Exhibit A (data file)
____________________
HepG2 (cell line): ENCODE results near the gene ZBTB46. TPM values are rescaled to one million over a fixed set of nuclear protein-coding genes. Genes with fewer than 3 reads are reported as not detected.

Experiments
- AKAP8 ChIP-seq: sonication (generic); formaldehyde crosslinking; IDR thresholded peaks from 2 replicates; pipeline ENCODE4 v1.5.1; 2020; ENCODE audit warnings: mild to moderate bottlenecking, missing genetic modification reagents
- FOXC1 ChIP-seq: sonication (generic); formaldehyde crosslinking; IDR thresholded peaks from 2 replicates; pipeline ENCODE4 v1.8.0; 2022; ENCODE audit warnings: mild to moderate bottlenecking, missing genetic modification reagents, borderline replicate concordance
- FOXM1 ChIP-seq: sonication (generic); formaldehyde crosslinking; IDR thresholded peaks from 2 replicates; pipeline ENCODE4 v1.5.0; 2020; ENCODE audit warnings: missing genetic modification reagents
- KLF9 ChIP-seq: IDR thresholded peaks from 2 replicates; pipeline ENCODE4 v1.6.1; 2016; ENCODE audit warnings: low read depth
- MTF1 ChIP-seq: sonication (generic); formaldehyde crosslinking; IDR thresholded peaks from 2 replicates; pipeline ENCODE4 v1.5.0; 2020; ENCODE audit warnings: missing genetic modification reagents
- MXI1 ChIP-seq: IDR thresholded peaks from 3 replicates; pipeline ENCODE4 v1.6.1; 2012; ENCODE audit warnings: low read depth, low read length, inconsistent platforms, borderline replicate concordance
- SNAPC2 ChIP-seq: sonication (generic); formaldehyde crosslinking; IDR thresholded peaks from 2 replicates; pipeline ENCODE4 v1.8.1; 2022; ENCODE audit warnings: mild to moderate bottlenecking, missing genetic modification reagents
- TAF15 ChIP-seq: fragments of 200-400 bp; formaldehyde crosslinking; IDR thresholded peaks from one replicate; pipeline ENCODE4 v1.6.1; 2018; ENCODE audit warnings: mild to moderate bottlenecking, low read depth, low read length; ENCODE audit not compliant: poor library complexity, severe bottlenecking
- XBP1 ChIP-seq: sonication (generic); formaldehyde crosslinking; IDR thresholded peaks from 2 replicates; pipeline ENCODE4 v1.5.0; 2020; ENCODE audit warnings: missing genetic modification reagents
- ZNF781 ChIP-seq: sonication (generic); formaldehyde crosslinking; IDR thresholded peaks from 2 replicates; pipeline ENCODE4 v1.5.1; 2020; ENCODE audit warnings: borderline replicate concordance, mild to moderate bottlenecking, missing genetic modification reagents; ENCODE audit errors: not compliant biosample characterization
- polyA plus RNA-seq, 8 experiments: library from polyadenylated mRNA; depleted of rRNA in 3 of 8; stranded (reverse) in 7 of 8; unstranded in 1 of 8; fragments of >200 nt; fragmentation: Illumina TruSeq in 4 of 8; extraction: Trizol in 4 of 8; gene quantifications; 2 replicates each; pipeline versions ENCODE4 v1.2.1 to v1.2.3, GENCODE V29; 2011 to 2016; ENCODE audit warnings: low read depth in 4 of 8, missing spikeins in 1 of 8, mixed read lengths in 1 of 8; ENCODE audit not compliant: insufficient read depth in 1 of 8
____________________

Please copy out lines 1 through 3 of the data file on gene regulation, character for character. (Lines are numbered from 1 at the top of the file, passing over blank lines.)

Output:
HepG2 (cell line): ENCODE results near the gene ZBTB46. TPM values are rescaled to one million over a fixed set of nuclear protein-coding genes. Genes with fewer than 3 reads are reported as not detected.

Experiments
- AKAP8 ChIP-seq: sonication (generic); formaldehyde crosslinking; IDR thresholded peaks from 2 replicates; pipeline ENCODE4 v1.5.1; 2020; ENCODE audit warnings: mild to moderate bottlenecking, missing genetic modification reagents